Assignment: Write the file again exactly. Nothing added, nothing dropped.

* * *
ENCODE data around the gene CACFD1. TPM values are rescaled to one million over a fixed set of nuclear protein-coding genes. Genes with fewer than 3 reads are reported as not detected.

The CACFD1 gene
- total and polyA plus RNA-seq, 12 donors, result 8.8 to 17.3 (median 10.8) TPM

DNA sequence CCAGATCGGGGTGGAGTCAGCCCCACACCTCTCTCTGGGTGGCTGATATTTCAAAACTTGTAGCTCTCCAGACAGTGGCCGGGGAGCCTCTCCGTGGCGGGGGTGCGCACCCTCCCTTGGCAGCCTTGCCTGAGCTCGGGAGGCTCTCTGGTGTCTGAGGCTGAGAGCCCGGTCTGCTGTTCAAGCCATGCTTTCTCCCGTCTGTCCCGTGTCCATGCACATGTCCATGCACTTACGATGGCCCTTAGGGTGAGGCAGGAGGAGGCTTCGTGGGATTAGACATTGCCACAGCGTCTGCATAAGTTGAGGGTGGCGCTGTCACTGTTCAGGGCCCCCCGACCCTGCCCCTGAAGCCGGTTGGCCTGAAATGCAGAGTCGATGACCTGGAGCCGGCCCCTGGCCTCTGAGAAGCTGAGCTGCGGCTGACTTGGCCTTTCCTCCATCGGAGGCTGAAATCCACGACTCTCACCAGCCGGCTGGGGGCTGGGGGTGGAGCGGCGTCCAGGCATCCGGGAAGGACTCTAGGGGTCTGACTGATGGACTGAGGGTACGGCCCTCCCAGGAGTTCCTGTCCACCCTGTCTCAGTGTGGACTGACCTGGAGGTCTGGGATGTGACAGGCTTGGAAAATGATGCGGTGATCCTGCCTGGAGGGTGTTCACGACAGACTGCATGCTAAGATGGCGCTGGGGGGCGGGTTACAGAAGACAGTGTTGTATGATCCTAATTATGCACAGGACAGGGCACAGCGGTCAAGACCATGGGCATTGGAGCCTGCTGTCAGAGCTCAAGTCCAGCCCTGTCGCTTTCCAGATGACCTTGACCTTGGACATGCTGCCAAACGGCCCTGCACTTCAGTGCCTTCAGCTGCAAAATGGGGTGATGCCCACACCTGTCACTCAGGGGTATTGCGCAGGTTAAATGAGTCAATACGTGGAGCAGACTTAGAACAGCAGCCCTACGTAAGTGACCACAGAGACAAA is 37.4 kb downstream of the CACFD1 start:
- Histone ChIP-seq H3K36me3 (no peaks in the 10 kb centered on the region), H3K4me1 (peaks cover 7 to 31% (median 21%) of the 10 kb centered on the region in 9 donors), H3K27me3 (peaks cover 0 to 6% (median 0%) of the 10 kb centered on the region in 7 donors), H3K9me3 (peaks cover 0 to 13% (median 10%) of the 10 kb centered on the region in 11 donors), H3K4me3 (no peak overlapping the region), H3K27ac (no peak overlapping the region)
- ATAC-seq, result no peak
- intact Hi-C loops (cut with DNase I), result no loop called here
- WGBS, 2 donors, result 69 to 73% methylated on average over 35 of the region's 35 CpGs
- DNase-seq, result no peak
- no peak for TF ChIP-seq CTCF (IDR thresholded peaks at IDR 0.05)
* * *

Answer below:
ENCODE data around the gene CACFD1. TPM values are rescaled to one million over a fixed set of nuclear protein-coding genes. Genes with fewer than 3 reads are reported as not detected.

The CACFD1 gene
- total and polyA plus RNA-seq, 12 donors, result 8.8 to 17.3 (median 10.8) TPM

DNA sequence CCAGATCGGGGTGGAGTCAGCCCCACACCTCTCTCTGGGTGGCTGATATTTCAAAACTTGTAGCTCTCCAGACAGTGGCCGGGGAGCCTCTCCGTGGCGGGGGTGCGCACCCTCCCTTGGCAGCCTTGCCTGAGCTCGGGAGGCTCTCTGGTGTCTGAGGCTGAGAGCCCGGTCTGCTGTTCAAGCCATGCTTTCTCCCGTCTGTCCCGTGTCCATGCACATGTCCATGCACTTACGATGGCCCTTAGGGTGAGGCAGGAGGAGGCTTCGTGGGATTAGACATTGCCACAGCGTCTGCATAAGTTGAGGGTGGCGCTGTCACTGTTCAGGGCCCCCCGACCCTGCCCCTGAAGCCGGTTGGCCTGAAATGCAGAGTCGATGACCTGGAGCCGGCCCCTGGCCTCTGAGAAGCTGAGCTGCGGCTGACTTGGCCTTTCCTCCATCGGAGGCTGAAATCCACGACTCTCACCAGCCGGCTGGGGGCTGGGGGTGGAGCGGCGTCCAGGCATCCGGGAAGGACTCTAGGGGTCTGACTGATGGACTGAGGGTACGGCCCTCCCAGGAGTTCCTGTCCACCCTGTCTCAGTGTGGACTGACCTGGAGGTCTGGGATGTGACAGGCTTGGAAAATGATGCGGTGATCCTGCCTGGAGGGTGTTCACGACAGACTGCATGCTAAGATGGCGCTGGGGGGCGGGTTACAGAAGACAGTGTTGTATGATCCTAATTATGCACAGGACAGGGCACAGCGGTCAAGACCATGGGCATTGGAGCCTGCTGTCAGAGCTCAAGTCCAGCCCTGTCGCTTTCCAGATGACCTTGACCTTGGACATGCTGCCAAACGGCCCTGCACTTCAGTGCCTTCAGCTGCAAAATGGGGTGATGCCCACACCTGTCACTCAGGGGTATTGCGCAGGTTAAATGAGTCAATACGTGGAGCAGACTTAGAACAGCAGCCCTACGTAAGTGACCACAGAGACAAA is 37.4 kb downstream of the CACFD1 start:
- Histone ChIP-seq H3K36me3 (no peaks in the 10 kb centered on the region), H3K4me1 (peaks cover 7 to 31% (median 21%) of the 10 kb centered on the region in 9 donors), H3K27me3 (peaks cover 0 to 6% (median 0%) of the 10 kb centered on the region in 7 donors), H3K9me3 (peaks cover 0 to 13% (median 10%) of the 10 kb centered on the region in 11 donors), H3K4me3 (no peak overlapping the region), H3K27ac (no peak overlapping the region)
- ATAC-seq, result no peak
- intact Hi-C loops (cut with DNase I), result no loop called here
- WGBS, 2 donors, result 69 to 73% methylated on average over 35 of the region's 35 CpGs
- DNase-seq, result no peak
- no peak for TF ChIP-seq CTCF (IDR thresholded peaks at IDR 0.05)